He suggests that a curriculum is rather like a recipe in cookery. A curriculum, like the recipe for a dish, is first imagined as a possibility, then the subject of experiment. The recipe offered publicly is in a sense a report on the experiment. Similarly, a curriculum should be grounded in practice. It is an attempt to describe the work observed in classrooms. Finally, within limits, a recipe can be varied according to taste, and so can curriculum.

Stenhouse shifted the ground a little bit here. He was not saying that curriculum is the process; rather it is the means by which the experience of attempting to put an educational proposal into practice is made available.

Curriculum as Context

Curriculum is a social enterprise. Many educationalists believe that curriculum, as practice, cannot be understood adequately or changed substantially without attention to its setting or context.

Curriculum is contextually shaped. Of special significance here are examinations and the social relationships of the school: the nature of the teacher-student relationship, the organization of classes, tracking, and so on. These elements are sometimes known as the hidden curriculum.

The learning associated with the hidden curriculum is most often treated in a negative way. It is learning that is smuggled in and serves the interests of the status quo. The common emphasis in many school systems on regimentation, on time management, and on tracking is sometimes seen as preparing young people for the world of capitalist production. What we need to recognize is that such "hidden" curricula are not all negative and can be potentially liberating: "In so far as they enable students to develop socially valued knowledge and skills ... or to form their own peer groups and subcultures, they may contribute to personal and collective autonomy and to possible critique and challenge of existing norms and institutions" (Cornbleth, 1990).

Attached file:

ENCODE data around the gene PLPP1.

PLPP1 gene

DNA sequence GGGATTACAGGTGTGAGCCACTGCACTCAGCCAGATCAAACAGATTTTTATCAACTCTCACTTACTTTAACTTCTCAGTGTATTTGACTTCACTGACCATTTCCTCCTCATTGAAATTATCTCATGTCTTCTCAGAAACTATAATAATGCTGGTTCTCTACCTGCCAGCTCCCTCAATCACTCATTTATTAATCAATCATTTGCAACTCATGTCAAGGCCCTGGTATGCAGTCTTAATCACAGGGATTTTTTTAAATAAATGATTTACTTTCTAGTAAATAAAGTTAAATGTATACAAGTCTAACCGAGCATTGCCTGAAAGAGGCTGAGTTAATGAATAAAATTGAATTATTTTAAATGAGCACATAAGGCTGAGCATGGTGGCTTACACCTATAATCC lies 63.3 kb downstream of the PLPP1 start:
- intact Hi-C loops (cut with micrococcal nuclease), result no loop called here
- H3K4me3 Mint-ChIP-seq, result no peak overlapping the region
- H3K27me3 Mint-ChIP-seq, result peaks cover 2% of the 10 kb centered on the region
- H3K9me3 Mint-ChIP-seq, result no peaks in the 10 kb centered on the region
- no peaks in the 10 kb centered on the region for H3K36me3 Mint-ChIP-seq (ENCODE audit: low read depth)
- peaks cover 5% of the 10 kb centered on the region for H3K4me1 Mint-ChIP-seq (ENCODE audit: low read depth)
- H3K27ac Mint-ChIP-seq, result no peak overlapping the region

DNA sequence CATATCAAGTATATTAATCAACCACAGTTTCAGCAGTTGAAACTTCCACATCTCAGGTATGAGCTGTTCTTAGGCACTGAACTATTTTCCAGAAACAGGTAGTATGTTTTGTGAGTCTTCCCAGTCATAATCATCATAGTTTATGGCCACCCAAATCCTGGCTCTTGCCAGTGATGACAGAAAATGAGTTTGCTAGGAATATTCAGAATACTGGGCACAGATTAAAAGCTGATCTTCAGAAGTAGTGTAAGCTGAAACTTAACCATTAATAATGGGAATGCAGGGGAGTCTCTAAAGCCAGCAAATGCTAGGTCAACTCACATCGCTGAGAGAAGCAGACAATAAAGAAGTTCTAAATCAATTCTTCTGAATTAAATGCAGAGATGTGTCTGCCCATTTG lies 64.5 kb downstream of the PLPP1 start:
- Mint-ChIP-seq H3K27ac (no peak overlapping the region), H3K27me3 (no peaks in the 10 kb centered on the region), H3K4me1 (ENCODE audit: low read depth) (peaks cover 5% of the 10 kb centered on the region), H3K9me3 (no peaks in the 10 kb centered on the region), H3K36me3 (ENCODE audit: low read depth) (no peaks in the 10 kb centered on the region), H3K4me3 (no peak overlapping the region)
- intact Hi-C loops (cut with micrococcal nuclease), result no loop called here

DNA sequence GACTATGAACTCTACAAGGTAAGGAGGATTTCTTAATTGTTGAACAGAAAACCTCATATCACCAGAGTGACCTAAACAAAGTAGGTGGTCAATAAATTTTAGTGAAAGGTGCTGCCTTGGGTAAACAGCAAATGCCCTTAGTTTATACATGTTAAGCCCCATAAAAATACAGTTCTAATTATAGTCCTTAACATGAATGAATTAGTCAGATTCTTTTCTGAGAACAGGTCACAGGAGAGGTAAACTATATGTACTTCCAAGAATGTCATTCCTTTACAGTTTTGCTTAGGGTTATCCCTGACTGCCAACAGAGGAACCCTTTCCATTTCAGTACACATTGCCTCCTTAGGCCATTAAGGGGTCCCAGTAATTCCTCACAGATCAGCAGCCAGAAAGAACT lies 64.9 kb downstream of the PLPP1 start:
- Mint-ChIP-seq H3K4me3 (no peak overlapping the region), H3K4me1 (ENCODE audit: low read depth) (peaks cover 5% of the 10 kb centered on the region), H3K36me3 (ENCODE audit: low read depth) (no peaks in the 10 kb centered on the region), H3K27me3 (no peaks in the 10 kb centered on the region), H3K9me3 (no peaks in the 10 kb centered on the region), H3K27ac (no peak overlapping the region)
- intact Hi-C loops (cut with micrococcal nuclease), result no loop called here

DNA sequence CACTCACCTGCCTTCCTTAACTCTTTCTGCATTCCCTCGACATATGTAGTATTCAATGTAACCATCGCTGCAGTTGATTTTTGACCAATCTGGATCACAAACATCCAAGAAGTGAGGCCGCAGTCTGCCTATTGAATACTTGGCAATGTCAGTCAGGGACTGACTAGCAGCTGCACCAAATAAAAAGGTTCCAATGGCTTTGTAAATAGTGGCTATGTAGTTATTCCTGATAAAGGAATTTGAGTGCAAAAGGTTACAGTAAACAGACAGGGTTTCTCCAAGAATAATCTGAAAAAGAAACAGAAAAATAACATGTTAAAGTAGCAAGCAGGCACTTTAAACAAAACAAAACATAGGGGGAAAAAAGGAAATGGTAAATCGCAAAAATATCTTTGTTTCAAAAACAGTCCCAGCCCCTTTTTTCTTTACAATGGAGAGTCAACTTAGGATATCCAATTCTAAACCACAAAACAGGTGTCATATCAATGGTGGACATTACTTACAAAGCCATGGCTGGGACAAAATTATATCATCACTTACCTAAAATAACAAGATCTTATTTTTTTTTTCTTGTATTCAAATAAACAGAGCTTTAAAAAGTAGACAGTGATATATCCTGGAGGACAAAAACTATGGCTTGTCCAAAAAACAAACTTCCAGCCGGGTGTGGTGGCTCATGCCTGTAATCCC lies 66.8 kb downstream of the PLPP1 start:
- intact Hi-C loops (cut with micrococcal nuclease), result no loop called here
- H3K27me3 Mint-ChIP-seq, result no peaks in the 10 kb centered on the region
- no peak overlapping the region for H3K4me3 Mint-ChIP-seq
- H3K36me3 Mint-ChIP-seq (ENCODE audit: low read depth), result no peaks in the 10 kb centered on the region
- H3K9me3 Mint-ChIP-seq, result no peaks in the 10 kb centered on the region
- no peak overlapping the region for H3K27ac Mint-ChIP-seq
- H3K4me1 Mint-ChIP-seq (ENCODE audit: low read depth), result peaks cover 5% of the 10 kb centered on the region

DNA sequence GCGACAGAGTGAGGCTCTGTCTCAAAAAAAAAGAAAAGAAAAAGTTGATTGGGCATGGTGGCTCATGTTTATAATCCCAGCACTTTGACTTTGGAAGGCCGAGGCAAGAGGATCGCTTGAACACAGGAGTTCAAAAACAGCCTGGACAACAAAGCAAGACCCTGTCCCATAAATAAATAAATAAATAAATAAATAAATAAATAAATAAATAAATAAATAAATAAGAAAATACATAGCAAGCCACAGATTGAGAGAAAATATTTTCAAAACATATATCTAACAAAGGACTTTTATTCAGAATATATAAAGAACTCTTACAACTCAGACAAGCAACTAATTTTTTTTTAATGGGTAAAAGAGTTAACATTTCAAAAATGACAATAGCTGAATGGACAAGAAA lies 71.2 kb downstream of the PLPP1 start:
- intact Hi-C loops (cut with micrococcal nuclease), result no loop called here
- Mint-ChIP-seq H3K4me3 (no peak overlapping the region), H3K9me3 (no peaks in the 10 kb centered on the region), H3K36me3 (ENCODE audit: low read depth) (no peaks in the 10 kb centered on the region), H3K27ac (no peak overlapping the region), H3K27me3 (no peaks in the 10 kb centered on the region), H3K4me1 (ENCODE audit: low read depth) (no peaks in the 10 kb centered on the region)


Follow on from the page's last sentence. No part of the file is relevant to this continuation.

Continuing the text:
By paying attention to the social context, we learn about how important the spaces between lessons really are. We can begin to get a better grasp of the impact of structural and socio-cultural processes on teachers and students. Many problems in schools are due to the inability of teachers or school leaders to see the powerful factors behind learning. Economics, social structure, family dynamics, and power struggles all contribute to the learning process.

Curriculum as Praxis

First, the notion of curriculum as praxis holds that practice should not focus exclusively on individuals alone or the group alone, but pays careful attention to the way in which individuals and the group create understandings and practices, as well as meaning.

For example, in sessions that seek to explore the experiences of different cultural and racial groups in society, we could be looking to see whether the direction of the work took people beyond a focus on individual attitudes. Are participants confronting the material conditions through which those attitudes are constituted, for example?

Second, we could be looking for a commitment expressed in action to the exploration of educators' values and their practice. Are they, for example, able to say in a coherent way what they think makes for human well-being and link this with their practice?

Third, we could expect practitioners committed to praxis to be exploring their practice with their peers. They would be able to say how their actions (with respect to particular interventions) reflected their ideas. In other words, their beliefs and values would be reflected in the work they do.

Copyright 2008, by the Contributing Authors. Cite/attribute Resource. fred. (2008, June 13). Education for the New Millennium. Retrieved May 04, 2010, from TWB Courseware Web site. This work is licensed under a Creative Commons License.